So much has changed in those years but right now I don’t have the time or dedication to continue with the site. I was a keen bettor with plenty of time on my hands staying up late and studying everything. I’m now 10 years older with a family and no spare time on my hands. I also don’t even bet on matches anymore so I am keeping the site going more out of a duty to the people who use it.
Leon certainly published a lot of stats, but as I have written previously, you're not going to find it very easy gaining an edge over the big players when trading top flight football. In his defence, he does refer to them as 'simple' stats, and looking at an edge from early goals, bogey teams, half-time scores etc. is unlikely to lead to riches. Leon doesn't mention how much he made in those ten years, but I hope it was worth the time invested and I wish him well in the future.

I'll leave the link up for a few months, before taking it down, but to compensate, I've added a couple of well-written and researched horse racing blogs from Gareth, one focused on the Grand National and one on Trainer Profiles. If horse racing is your thing, then check them out.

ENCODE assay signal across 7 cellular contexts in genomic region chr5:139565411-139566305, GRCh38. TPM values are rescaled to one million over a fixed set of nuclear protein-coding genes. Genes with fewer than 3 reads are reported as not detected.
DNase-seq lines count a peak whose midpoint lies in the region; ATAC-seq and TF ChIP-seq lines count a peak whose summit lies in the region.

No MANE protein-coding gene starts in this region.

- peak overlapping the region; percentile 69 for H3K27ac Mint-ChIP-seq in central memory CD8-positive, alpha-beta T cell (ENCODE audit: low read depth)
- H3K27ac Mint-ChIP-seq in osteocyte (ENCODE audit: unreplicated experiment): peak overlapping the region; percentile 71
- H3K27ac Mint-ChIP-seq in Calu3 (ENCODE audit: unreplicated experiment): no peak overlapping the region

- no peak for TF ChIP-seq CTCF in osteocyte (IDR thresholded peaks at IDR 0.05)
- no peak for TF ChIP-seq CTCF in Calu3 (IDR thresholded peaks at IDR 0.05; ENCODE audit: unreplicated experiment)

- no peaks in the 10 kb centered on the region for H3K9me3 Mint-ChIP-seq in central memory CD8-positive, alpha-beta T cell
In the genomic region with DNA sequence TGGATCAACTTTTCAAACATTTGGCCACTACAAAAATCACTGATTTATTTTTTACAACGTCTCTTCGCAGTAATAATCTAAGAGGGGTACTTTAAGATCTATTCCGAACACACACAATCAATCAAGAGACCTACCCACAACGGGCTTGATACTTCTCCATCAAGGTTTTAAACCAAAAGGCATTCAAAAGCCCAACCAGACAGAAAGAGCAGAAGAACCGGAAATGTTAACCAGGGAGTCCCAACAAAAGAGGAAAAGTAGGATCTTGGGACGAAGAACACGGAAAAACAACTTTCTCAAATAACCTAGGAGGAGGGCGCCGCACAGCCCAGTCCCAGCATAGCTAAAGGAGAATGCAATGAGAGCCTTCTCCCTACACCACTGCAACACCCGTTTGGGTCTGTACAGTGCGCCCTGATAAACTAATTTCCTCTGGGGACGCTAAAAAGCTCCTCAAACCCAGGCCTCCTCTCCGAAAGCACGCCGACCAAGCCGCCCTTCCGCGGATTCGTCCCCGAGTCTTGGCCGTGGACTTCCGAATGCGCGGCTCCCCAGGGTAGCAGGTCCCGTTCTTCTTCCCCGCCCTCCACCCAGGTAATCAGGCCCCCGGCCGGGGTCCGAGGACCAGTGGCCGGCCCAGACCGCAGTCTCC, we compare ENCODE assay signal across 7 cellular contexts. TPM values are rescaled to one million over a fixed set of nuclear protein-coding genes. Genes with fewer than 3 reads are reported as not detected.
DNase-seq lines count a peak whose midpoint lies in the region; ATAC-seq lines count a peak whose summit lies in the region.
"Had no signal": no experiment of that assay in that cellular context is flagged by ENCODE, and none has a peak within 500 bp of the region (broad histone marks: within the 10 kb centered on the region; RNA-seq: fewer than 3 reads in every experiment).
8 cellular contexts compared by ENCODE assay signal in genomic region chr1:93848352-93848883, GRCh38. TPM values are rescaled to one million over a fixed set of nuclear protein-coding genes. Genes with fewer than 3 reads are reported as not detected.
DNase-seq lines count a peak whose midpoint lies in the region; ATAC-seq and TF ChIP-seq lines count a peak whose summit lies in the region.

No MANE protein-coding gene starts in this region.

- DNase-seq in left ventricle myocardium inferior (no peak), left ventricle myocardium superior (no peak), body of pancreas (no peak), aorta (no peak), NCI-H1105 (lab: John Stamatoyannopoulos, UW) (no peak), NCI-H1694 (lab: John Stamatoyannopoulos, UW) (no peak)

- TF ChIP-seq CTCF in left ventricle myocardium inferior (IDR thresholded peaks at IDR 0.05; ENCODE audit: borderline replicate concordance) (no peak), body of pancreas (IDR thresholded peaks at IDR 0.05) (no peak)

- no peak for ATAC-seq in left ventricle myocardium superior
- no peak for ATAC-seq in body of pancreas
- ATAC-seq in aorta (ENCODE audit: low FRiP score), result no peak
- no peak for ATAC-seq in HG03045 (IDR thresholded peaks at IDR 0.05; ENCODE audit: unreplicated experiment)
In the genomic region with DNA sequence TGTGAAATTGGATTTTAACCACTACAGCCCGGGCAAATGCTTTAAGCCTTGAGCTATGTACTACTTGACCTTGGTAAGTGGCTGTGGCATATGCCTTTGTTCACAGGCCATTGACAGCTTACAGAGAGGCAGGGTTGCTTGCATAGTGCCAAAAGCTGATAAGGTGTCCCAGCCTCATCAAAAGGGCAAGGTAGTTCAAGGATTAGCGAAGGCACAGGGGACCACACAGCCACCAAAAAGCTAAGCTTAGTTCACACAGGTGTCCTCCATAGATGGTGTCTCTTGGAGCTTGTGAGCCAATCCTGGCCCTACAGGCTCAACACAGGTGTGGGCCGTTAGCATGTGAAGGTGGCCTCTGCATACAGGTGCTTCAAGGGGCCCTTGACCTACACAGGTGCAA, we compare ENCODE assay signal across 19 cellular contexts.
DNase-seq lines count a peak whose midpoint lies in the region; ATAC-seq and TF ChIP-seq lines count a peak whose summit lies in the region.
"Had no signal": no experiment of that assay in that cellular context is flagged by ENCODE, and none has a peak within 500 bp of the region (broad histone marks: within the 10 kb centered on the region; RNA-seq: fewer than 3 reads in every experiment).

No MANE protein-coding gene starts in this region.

I'm traveling to Texas this weekend hoping to catch a Golden State Warriors game there on Monday night, and there's an interesting article on the progress of sports betting legalisation in the US at Axios. Actually, it's not really an article but more of a list of bullet points, but a couple are interesting, if not news to readers of this blog.

The writer, Kendall Baker, writes that:
...too many of us equate sports betting to playing roulette (a game of luck), when in reality, it's much more like investing in a stock (a game of skill).
As I've written before, when someone writes or talks about 'bashing the bookie', they are showing their ignorance about how the industry works.
"Bookmakers operate in a manner strikingly similar to that of stockbrokers.The customers of each try to predict the outcome of events. The sports bettor thinks, feels, or relies on someone else's opinion that a specific team will win a game. An investor in securities also thinks, feels, or relies on someone else's opinion that a specific stock's price will increase or decrease. As more money is bet on a team than its opponent, the money odds, or point spread, will increase. As the demand for a certain stock increases, the price of the stock increases." - Jack Moore